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How Can the Way That People Use Technology Have Negative Health Consequences?

For the most part, technological advancements have traditionally facilitated better medical care. However, it is important to recognize that there are some potentially adverse consequences associated with a variety of developments in how people use technology in their day-to-day lives. Here are some important considerations about how staying too plugged in can carry some notable health risks that providers need to be conscientious about.

Orthopedic Conditions

The ergonomic implications of spending all day behind a desk are not lost on orthopedic physicians, but they are well outside of most people’s contemplation. While passive activities have generally been considered to be low-risk in terms of occupational hazards, the ramifications of poor ergonomics in a tech-driven environment can be significant.

Many individuals perpetuate poor postures and strained motions long after their workdays end. In fact, “tech neck” is an increasingly common condition in which people cause spinal misalignments in their cervical vertebrae from continually craning their neck down to look at their phones. To counter the pain associated with this type of work, individuals can seek out injection therapy treatment or get help from a chiropractor Hattiesburg MS.

To prevent pain from returning, however, people who experience these tech-induced afflictions need to get to the root of the problem by remedying the behaviors that are causing harm to the spine. Of course, this is easier said than done because the motions become habitual for most people. Occupational therapy geared towards correcting how people physically handle different interfaces to use technology for both professional and personal applications can be advantageous in resetting the brain’s habitual patterns.

Sleep Cycle Disruptions

Insomnia is a growing problem among an overworked and overstressed population. Not getting the requisite amount of rest can have widespread effects on individual health and wellness. Immunity, neurological activity, and digestive processes are all put at a disadvantage when people forgo the rest that these vital functions require.

Overexposure to blue light can cause or exacerbate insomnia, and this phenomenon has been found to be prevalent in school-aged children in addition to working adults. Artificial light disrupts the body’s natural circadian rhythm which regulates melatonin production as the sun rises and sets. This naturally occurring rhythm that is driven by external influences gives the body internal cues about when it’s time for sleep and time to wake.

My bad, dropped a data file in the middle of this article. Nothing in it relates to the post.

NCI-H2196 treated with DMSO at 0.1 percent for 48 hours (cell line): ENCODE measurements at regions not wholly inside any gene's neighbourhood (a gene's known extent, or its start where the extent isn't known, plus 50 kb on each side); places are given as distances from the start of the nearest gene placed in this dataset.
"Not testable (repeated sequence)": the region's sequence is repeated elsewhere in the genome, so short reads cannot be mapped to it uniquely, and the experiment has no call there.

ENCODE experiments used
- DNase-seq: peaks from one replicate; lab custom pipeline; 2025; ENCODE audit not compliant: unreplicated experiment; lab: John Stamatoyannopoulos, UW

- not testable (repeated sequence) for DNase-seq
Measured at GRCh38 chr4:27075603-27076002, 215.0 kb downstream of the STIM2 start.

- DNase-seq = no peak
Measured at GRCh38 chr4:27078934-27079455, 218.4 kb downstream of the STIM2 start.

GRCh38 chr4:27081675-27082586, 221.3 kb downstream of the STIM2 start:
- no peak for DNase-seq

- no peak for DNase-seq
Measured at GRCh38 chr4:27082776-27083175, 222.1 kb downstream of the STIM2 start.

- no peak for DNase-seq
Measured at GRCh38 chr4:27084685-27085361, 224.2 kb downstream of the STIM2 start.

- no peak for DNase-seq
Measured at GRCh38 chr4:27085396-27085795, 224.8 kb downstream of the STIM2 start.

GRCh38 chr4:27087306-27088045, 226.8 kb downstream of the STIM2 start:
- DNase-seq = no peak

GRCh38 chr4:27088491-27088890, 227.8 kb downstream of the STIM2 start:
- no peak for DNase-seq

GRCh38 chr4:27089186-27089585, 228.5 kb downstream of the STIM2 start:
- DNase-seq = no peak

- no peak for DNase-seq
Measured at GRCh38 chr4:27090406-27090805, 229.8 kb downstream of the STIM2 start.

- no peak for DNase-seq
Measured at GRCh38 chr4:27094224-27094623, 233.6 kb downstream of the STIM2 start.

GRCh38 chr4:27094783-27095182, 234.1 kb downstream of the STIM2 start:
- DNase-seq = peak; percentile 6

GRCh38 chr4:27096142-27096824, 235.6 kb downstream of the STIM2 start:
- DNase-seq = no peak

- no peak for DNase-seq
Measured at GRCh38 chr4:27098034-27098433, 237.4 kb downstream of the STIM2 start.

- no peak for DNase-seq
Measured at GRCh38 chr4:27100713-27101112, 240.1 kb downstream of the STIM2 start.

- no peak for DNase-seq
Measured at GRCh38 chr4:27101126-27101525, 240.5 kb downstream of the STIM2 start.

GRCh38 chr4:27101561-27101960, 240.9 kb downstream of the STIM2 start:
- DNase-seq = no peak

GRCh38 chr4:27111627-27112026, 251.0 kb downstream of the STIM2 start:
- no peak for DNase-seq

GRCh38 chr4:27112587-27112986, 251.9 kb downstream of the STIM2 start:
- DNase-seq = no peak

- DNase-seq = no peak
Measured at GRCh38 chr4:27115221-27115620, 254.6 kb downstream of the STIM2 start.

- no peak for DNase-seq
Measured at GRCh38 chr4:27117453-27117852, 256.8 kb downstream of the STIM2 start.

Some limited interruption of this rhythm with regular light is unlikely to have a big impact on people’s sleep cycles. Light emitted by a screen, however, is especially stimulating to the neuroreceptors that are involved in regulating melatonin production. limiting use of electronic devices at least two hours prior to turning in can reduce the effect. Also, special glasses that filter out blue light can alleviate the problem and also mitigate eye strain or fatigue.

Armchair Diagnosis Pitfalls

Access to seemingly limitless informational resources about health is fantastic for promoting awareness about the importance of preventive care and healthy living. The abundance of information about medical topics online also fosters better awareness about specific conditions. Putting concerns on people’s radars can prompt better screening and engagement with primary care physicians. At the same time, however, people’s natural curiosity about what’s happening in their own bodies can invite some investigative research which fails to give people the information that they need. For some people, a cursory review of symptoms or questions may actually serve as a substitute for checking in with their primary care physicians. Resultantly, they may miss out on key screening measures that facilitate early detection of progressive conditions.

People need to be wary about putting too much stock into their independent research about health concerns. Trying to self-diagnose may make them too dismissive about potentially serious issues or could conversely incite them to panic about a condition that they don’t have and aren’t even symptomatic of having. In particular, people should limit their medical research to sources that convey credibility. In all instances in which a person searches for answers to a medical query online, they should heed directives about when to consult with a physician.

Ultimately, both individuals and medical professionals need to be mindful about how technology can help or compromise health. Identifying issues and asking the right questions about how activities impact health can facilitate better patient outcomes.


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